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What’s your alternative solution? Challenge #3

This is series of daily JavaScript coding challenges... for both beginners and advanced users.

Each day I’m gone present you a very simple coding challenge, together with the solution. The solution is intentionally written in a didactic way using classic JavaScript syntax in order to be accessible to coders of all levels.

Solutions are designed with increase level of complexity.

Today’s coding challenge

``````Print the multiplication table with 7.

``````

(scroll down for solution)

Code newbies

If you are a code newbie, try to work on the solution on your own. After you finish it, or if you need help, please consult the provided solution.

You can solve it using functional concepts or solve it using a different algorithm... or just solve it using the latest ES innovations.

By providing a new solution you can show code newbies different ways to solve the same problem.

Solution

``````// Solution for challenge03

for(var i = 1; i <= 10; i++)
{
var row = "7 * " + i + " = " + 7 * i;
println(row);
}

``````

To quickly verify this solution, copy the code above in this coding editor and press "Run".

Note: The solution was originally designed for codeguppy.com environment, and therefore is making use of `println`. This is the almost equivalent of `console.log` in other environments. Please feel free to use your preferred coding playground / environment when implementing your solution.

Discussion (3)

Amin

I prefered to return an array of objects containing all the part of the multiplication, and let the developer-user of the function choose how to format the output, that way it makes it an `O(n)` solution.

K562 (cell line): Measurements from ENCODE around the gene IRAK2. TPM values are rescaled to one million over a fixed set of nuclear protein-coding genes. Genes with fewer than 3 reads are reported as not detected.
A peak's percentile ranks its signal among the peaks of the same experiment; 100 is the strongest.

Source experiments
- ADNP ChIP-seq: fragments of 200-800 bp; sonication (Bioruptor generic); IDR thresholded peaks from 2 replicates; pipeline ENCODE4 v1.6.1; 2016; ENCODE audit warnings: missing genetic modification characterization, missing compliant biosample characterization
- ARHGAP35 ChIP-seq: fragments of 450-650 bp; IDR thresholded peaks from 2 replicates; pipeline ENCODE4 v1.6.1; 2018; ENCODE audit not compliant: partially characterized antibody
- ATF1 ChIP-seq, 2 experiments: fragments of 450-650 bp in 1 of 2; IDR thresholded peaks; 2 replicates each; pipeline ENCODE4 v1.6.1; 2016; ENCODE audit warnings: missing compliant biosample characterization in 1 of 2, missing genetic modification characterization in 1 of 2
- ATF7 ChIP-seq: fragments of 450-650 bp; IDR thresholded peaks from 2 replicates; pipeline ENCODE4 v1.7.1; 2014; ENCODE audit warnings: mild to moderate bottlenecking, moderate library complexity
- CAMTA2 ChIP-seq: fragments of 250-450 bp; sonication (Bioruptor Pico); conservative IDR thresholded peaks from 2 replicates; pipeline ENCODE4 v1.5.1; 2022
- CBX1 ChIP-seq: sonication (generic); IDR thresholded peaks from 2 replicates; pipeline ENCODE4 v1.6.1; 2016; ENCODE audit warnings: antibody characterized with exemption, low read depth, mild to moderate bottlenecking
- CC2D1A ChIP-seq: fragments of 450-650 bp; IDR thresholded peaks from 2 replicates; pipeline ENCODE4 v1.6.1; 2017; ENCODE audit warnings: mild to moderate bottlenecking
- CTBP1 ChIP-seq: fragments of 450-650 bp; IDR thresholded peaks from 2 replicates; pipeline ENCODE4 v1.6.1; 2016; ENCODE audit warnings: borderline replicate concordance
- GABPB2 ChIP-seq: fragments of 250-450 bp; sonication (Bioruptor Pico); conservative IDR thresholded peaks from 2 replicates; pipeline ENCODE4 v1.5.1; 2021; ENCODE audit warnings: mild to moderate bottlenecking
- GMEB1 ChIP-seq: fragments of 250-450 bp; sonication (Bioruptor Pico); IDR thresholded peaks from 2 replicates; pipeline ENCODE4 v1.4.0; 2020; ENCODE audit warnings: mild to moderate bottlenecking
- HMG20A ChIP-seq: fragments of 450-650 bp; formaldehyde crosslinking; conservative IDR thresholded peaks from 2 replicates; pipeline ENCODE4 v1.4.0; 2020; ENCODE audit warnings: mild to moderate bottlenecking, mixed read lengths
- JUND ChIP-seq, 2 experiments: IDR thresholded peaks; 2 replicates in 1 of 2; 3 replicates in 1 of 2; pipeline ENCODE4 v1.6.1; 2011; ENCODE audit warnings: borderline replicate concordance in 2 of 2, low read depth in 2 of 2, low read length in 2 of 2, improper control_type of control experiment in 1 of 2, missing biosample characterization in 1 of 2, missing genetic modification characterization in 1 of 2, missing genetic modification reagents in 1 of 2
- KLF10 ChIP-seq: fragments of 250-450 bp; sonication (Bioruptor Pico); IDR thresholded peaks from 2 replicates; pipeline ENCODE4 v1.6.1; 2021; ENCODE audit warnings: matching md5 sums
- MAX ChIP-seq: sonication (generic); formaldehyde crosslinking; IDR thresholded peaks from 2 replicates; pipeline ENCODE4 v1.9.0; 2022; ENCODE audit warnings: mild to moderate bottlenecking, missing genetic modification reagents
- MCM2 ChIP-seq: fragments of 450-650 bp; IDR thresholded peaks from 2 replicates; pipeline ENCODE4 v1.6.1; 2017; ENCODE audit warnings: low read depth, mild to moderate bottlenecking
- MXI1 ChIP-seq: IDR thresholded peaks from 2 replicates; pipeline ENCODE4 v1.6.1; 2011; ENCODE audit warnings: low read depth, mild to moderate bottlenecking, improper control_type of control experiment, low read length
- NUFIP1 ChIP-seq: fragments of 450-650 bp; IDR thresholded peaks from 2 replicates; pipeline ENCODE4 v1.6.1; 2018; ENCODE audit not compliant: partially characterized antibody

``````"use strict";

const printMultiplicationTable = (limit, number, callback, ...parameters) => {
if (0 !== parameters.length) {
throw new ReferenceError("too much parameters");
}

if ("number" !== typeof limit) {
throw new TypeError("first argument expected to be a number");
}

if (!Number.isInteger(limit)) {
throw new TypeError("first argument expected to be an integer");
}

if (1 > limit) {
throw new RangeError("first argument expected to be greater than zero");
}

if ("number" !== typeof number) {
throw new TypeError("second argument expected to be a number");
}

if (!Number.isInteger(number)) {
throw new TypeError("second argument expected to be an integer");
}

if (1 > number) {
throw new RangeError("second argument expected to be greater than zero");
}

if ("function" !== typeof callback) {
throw new TypeError("third argument expected to be a function");
}

for (let index = 0; index < limit; index++) {
const current = index + 1;

if (1 !== callback.length) {
throw new Error("third argument expect to be a function receiving only one argument");
}

callback({
operand1: number,
operand2: current,
result: number * current
});
}
}

printMultiplicationTable(10, 7, ({operand1, operand2, result}) => {
console.log(`\${operand1} * \${operand2} = \${result}`);
});

// 7 * 1 = 7
// 7 * 2 = 14
// 7 * 3 = 21
// 7 * 4 = 28
// 7 * 5 = 35
// 7 * 6 = 42
// 7 * 7 = 49
// 7 * 8 = 56
// 7 * 9 = 63
// 7 * 10 = 70
``````
Tony B

If you wanted that sort of flexibility, where the caller is going to format the data, or even filter it, etc. I would consider a generator, not callbacks.

e.g.

``````
function* multiplicationTable(limit, number) {
for (let current = 1; current <= limit; current++)
yield { number, current, result: number * current };
}

for (let line of multiplicationTable(10, 7)) {
console.log(`\${line.number} * \${line.current} = \${line.result}`);
};
``````
Horacio Rivero • Edited on
``````const print = (i, b) => console.log(`\${b.toString()} * \${i} \${b * i}`)
const end = (i) => i > 1;
const printMultTable = (i, b) => end(i) && (printMultTable(--i, b), print(i, b));

printMultTable(11, 7)
``````